History is all about connections: between people, between events and most of all between past and present.
Mechanicsburg playwright Cindy Rock Dlugolecki’s latest effort, “The Hand that Holds the Quill,” combines some personal history that links her to the writing of the U.S. Constitution, along with the voices of wives and children of the Founding Fathers and some lesser-known African-Americans who already were advocating for the abolition of slavery in the new nation.
“There have been many unheard voices – silenced voices – in our country’s history,” Dlugolecki said. “The play recognizes people whose voices have been left out – women, the Black community, immigrants. The framers are still a very important part of the play, but they are not center stage. Rather, the play gives voice to others who were in the shadows.”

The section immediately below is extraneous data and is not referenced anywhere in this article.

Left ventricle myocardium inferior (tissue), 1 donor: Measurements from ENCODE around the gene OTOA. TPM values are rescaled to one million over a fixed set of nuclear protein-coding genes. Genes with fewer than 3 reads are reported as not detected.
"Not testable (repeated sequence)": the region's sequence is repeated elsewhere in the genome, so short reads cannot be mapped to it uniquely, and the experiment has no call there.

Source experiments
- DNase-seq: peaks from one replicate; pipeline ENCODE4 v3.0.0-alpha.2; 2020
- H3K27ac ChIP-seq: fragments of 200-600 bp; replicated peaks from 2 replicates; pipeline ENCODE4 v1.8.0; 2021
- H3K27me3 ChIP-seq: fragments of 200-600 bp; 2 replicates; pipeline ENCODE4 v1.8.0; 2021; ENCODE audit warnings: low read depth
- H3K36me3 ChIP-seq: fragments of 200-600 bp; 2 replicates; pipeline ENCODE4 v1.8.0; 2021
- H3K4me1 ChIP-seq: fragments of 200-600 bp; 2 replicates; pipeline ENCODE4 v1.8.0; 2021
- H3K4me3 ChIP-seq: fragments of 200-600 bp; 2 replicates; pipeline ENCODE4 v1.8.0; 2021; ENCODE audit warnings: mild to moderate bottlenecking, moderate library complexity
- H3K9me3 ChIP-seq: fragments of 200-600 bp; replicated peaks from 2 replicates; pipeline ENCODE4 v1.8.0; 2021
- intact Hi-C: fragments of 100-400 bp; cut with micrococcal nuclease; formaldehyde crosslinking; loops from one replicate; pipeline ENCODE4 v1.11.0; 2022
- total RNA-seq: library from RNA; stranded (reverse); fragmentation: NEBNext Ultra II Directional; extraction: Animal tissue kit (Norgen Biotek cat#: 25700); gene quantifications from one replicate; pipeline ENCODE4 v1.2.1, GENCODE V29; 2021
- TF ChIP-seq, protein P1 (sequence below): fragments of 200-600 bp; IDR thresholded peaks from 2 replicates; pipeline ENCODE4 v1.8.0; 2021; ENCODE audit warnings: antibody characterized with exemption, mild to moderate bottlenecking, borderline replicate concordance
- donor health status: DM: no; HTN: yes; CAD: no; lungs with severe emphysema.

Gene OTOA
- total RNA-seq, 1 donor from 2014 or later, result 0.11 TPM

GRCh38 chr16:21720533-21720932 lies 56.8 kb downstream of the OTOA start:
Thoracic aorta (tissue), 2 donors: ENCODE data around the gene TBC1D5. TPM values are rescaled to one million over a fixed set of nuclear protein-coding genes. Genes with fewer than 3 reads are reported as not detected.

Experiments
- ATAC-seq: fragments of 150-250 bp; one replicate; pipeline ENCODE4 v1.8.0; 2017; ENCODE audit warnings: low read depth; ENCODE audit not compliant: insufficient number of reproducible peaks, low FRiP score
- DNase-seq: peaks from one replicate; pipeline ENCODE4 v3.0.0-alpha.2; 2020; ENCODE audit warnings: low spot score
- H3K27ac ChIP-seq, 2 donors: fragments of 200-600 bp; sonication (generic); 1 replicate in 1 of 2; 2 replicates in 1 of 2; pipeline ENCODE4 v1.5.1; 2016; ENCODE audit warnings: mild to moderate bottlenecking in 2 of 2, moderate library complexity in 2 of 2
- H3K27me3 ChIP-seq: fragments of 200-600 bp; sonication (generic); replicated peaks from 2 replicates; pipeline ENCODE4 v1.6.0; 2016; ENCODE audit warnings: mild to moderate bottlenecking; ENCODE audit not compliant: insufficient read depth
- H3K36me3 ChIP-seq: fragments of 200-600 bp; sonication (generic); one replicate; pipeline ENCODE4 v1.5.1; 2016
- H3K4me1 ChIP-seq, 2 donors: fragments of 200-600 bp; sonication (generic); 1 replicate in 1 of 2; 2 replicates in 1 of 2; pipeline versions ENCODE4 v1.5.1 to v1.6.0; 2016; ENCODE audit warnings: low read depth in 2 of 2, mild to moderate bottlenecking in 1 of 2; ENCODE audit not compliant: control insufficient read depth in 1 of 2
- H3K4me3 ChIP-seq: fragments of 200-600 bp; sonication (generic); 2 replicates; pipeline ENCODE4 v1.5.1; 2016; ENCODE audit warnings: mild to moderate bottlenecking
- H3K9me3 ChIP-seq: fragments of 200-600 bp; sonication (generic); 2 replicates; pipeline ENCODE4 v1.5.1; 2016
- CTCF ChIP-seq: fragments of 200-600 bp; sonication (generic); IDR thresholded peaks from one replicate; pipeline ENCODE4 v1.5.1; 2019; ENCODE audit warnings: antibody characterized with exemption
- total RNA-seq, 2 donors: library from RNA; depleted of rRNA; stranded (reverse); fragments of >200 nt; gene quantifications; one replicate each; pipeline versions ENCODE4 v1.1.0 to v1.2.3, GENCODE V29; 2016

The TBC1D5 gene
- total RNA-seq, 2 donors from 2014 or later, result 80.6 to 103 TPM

The two-act play with music will be staged for the first time on Sept. 16, 17 and 19 in the Capital BlueCross Theatre on the Summerdale campus of Central Penn College. There will also be an invitation-only showing in Philadelphia on Sept. 18.
At the center of “The Hand that Holds the Quill,” which is set in September 1787, is Philadelphia’s Jacob Shallus, an ancestor of Dlugolecki and the man chosen by the framers to write out the new Constitution in its final form. According to a biography of the Pennsylvania native by Arthur Plotnik, Shallus was facing debtors’ prison at the time, so the $30 stipend to engross the historic document was undoubtedly most welcome.
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